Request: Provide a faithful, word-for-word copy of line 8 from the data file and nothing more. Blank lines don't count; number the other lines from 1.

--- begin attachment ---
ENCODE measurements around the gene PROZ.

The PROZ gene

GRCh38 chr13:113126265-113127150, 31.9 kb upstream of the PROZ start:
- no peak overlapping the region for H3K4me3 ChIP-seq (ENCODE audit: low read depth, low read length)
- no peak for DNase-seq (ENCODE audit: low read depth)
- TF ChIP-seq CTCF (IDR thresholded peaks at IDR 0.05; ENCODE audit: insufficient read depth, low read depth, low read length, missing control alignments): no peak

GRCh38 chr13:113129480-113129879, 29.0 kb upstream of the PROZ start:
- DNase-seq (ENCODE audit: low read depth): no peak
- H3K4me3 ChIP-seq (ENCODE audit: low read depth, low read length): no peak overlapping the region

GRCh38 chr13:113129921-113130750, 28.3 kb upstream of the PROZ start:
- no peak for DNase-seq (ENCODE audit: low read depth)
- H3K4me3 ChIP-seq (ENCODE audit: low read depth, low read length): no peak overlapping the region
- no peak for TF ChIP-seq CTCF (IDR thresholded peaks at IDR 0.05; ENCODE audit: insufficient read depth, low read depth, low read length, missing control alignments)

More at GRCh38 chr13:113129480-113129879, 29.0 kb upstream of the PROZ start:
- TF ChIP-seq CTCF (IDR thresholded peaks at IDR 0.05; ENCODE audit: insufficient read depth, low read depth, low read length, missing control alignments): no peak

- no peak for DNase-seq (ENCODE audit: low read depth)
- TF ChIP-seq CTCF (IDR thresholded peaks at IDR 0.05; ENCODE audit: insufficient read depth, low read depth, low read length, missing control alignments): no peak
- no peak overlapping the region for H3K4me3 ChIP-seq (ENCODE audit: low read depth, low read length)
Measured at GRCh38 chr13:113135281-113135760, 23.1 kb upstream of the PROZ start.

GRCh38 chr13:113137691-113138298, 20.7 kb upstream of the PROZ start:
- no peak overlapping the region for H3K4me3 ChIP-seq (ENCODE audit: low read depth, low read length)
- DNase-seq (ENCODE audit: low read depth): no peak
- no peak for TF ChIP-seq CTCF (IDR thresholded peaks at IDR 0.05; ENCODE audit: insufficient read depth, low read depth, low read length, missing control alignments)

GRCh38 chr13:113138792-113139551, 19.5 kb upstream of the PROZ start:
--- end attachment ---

- DNase-seq (ENCODE audit: low read depth): no peak